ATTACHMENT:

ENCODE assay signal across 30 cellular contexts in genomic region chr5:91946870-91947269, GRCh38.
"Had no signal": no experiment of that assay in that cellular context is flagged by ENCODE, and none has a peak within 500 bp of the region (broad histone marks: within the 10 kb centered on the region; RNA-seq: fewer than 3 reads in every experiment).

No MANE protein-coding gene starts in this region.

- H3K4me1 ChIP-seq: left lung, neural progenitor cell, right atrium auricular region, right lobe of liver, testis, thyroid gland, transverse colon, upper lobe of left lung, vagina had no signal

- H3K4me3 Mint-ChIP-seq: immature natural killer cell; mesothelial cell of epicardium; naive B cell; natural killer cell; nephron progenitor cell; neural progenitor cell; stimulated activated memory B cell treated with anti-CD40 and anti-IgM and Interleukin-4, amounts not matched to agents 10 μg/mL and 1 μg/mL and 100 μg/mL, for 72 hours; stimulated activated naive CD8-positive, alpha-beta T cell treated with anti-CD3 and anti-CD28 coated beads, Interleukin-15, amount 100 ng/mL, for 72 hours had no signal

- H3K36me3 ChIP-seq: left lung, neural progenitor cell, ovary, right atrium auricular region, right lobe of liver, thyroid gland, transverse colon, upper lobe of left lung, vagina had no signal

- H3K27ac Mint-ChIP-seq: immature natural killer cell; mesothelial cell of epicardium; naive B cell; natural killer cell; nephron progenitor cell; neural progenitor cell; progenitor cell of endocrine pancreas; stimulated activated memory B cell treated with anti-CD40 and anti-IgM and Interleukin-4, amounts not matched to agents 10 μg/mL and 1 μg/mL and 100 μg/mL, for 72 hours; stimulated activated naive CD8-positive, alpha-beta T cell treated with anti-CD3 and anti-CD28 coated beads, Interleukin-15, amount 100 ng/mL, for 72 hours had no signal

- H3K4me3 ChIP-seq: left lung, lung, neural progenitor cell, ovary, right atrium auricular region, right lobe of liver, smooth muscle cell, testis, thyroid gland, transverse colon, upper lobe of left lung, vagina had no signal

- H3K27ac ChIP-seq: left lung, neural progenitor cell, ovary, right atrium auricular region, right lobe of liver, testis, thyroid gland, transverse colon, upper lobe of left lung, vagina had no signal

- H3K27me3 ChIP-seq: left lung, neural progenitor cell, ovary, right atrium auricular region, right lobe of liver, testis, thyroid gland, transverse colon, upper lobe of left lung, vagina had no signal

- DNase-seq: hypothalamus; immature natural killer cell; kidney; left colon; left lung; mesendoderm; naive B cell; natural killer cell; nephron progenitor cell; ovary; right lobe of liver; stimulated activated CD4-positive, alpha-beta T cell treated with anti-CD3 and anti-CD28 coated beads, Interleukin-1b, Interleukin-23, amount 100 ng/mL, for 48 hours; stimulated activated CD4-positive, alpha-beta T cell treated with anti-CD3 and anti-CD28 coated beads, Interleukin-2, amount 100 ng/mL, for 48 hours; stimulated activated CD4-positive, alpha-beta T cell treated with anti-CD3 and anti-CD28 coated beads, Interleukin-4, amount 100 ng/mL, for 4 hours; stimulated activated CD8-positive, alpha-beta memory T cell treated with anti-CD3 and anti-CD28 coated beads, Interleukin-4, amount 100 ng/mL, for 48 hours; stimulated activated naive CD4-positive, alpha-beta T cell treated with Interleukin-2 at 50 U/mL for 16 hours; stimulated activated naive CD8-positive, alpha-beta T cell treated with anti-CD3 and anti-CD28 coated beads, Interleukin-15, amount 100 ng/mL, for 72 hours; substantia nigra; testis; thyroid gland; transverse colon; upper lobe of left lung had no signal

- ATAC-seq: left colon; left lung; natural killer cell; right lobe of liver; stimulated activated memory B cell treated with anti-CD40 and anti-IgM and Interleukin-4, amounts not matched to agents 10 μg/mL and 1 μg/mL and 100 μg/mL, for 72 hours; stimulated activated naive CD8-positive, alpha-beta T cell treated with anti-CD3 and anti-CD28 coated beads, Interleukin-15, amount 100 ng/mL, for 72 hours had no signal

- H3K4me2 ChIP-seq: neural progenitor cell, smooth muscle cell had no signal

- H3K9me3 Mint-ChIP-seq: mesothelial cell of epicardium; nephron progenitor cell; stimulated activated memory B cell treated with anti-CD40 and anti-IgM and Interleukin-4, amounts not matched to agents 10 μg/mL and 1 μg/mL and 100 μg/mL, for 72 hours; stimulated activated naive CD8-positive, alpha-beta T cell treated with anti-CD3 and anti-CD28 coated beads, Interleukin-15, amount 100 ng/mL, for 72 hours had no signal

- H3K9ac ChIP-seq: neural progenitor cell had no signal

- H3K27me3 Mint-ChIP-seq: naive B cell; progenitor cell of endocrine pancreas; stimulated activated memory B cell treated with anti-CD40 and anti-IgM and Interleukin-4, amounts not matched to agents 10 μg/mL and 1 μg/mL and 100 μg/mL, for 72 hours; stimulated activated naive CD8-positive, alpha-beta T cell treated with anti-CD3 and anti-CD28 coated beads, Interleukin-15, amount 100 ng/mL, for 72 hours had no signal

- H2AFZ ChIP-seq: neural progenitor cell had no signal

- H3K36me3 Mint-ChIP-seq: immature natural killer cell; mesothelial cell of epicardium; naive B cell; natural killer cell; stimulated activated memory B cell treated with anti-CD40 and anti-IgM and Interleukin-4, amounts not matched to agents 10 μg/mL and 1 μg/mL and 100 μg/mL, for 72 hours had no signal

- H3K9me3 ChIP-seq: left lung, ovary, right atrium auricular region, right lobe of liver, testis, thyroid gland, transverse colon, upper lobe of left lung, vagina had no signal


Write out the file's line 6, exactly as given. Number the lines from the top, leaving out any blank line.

- H3K36me3 ChIP-seq: left lung, neural progenitor cell, ovary, right atrium auricular region, right lobe of liver, thyroid gland, transverse colon, upper lobe of left lung, vagina had no signal